The activity has created new economic opportunities for women farmers. This has enabled women to access information and technologies, cultivate entrepreneurial and marketing skills, and gain the ability to discuss and negotiate and understand policy issues that affect them as farmers.

Women have been empowered with measures that are building their resilience to the effects of climate change. For example, as a direct result of this initiative: 218,294 women now have access to clean water; 253,644 women farmers earn an income from value-chain agricultural production and marketing; 198,640 women were able to improve their families’ nutrition; 1,835 women use solar energy; and 135 women’s groups harness honey from bee-hives, earning an income of USD 540,000 from honey sales annually.

All women participating in the project have equally participated in the decision-making process, policy-making, planning and administration. The involvement of women in needs assessment, project design, implementation and evaluation has helped improved the project management.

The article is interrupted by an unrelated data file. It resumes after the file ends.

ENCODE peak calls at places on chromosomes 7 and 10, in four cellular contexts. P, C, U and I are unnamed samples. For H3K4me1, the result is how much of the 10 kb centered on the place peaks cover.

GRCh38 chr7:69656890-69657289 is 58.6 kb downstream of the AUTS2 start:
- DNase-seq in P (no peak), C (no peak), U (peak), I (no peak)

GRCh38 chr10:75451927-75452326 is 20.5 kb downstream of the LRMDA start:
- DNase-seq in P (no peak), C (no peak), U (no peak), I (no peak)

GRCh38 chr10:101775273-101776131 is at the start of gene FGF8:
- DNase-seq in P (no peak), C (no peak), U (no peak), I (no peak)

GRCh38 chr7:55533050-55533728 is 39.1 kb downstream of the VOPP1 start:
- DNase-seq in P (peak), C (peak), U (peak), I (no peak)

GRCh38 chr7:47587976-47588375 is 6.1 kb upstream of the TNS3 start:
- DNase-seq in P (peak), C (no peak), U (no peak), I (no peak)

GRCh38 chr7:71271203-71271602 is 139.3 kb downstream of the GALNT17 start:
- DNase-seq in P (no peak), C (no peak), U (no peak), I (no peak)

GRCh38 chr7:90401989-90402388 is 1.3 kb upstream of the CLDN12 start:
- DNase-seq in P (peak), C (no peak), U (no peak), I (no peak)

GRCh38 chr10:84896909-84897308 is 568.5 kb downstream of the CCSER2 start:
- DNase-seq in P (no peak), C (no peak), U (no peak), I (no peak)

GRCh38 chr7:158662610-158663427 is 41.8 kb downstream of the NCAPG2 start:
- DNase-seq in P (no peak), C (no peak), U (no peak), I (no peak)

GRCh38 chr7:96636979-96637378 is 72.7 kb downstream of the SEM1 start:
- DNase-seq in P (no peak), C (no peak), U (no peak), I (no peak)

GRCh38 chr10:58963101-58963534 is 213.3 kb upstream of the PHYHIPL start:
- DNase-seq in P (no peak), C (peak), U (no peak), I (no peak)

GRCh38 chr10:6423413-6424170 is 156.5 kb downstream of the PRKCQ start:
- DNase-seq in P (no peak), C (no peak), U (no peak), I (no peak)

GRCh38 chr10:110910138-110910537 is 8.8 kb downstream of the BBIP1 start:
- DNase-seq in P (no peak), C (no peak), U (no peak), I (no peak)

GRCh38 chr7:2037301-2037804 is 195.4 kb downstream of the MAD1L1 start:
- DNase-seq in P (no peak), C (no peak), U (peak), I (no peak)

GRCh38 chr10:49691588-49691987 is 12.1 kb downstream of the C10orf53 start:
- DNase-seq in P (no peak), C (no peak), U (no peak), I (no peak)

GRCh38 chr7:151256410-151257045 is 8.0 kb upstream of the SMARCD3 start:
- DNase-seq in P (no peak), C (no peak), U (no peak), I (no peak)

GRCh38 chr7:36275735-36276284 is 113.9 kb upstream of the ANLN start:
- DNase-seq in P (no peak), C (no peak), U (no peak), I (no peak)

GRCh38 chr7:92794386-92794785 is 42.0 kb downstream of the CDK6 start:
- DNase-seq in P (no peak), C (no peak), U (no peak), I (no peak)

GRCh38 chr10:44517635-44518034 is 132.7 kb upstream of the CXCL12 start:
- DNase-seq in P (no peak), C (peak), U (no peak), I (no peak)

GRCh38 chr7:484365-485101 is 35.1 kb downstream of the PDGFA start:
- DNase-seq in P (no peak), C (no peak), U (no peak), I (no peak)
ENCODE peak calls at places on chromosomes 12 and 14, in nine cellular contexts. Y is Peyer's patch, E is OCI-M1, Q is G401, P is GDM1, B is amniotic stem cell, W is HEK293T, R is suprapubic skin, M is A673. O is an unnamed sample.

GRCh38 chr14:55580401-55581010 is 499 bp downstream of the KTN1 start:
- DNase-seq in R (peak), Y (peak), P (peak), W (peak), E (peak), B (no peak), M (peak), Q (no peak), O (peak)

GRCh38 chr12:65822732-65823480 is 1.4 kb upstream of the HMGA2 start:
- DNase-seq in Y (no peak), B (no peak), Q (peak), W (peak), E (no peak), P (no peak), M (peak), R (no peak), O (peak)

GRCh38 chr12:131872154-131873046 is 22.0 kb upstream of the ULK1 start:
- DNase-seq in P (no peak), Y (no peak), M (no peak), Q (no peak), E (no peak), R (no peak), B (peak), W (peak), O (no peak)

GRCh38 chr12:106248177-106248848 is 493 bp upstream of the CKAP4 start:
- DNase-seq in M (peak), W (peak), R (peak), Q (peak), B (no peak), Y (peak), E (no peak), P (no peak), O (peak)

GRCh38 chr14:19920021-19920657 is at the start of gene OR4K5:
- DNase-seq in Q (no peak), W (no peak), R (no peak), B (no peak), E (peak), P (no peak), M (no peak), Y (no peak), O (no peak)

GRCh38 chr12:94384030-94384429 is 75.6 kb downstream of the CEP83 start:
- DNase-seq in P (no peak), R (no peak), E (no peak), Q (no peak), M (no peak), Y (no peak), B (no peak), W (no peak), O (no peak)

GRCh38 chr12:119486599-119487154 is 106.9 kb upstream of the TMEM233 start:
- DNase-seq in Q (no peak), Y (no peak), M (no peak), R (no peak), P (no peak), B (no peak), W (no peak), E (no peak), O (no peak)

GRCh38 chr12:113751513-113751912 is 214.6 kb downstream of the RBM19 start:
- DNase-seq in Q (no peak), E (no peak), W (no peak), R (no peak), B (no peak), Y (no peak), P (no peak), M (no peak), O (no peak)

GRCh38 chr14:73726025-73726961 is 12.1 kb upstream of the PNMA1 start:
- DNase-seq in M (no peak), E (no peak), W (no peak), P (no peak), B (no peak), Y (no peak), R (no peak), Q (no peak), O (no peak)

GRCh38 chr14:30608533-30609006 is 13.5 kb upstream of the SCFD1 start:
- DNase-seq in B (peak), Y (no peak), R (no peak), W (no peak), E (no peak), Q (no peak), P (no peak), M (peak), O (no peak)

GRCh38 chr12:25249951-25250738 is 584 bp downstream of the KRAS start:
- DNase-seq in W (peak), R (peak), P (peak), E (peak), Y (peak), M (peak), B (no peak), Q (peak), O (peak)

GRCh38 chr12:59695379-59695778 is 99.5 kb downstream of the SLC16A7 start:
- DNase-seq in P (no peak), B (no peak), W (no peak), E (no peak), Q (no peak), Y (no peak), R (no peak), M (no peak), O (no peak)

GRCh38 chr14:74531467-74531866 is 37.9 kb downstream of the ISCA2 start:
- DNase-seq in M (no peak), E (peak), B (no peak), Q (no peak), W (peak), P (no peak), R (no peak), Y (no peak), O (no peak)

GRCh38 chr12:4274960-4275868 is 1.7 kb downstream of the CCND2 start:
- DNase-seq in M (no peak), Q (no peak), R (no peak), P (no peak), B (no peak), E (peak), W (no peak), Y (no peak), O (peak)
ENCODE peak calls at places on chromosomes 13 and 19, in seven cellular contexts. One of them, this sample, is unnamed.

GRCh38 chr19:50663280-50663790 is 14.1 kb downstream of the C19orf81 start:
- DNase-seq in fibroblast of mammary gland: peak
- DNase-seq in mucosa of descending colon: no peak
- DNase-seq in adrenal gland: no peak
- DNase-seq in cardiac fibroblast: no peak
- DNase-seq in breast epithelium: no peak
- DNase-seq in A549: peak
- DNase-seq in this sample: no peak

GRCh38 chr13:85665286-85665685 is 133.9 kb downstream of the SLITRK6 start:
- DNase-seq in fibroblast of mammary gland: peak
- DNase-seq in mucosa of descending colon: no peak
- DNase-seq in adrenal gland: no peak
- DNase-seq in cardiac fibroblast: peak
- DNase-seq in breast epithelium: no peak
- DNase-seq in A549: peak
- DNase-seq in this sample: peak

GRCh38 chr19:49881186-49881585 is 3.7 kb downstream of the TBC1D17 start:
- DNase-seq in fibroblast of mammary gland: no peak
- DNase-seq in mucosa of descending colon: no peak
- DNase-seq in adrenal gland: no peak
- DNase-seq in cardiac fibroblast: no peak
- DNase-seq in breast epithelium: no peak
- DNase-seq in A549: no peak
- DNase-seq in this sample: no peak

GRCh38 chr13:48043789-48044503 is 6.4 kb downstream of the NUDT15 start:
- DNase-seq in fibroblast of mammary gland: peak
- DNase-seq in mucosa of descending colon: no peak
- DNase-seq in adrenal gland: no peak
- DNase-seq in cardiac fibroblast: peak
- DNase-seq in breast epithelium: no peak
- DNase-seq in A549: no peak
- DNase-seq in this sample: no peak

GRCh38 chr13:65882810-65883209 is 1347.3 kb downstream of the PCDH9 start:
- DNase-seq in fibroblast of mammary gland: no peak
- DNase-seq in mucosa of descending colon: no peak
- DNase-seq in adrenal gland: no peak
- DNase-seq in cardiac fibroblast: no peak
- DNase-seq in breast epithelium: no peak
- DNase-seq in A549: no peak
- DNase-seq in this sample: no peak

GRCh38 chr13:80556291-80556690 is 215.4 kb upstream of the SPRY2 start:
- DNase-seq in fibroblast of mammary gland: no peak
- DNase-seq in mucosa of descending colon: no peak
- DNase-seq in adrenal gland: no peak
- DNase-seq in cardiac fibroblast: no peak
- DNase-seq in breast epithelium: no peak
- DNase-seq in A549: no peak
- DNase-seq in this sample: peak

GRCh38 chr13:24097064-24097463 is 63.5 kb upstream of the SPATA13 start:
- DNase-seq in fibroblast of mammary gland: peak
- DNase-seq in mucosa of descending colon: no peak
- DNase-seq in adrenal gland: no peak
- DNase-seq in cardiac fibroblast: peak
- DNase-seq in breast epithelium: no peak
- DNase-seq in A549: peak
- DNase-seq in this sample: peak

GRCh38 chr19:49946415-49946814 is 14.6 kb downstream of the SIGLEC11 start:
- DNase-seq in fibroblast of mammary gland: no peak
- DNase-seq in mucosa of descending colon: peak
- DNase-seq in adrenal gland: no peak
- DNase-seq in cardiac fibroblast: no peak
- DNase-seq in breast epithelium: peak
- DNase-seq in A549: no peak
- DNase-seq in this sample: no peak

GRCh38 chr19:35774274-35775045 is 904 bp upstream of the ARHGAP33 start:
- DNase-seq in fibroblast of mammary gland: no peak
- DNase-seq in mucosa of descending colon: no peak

Insights from local women and men have formed the basis of the climate change adaptation and mitigation activities, enhanced self-reliance and ownership of outcomes, and have strengthened the capabilities of institutions and community-based groups to form partnerships, work together and engage in a participatory process from project inception.

Spillover effect

This activity is scalable and can grow in size by setting up new branches, increasing delivery capacity of the central team, building the staff and team capabilities, raising funds and investment and developing the organizational capacity and systems. The activity has formed strategic partnerships with other organizations that has allowed for the transfer of knowledge and a sense of common values and mission.

A strong, continued commitment to gender mainstreaming is one of the most effective means for RUCODE to support promotion of gender equality at all levels, in research, legislation, policy development and in activities on the ground, and to ensure that women as well as men can influence, participate in and benefit from development efforts.

By December 2019, the “Women’s Empowerment for Resilience and Adaptation Against Climate Change” project aims to enhance sustainable land use and build a climate resilient community of 454,680 rural women and their families along the River Nile, Lake Victoria, Lake Kyoga basin and The Greater Karamoja Region to benefit 3,182,760 people.

Images owned by the activity partners, all rights reserved.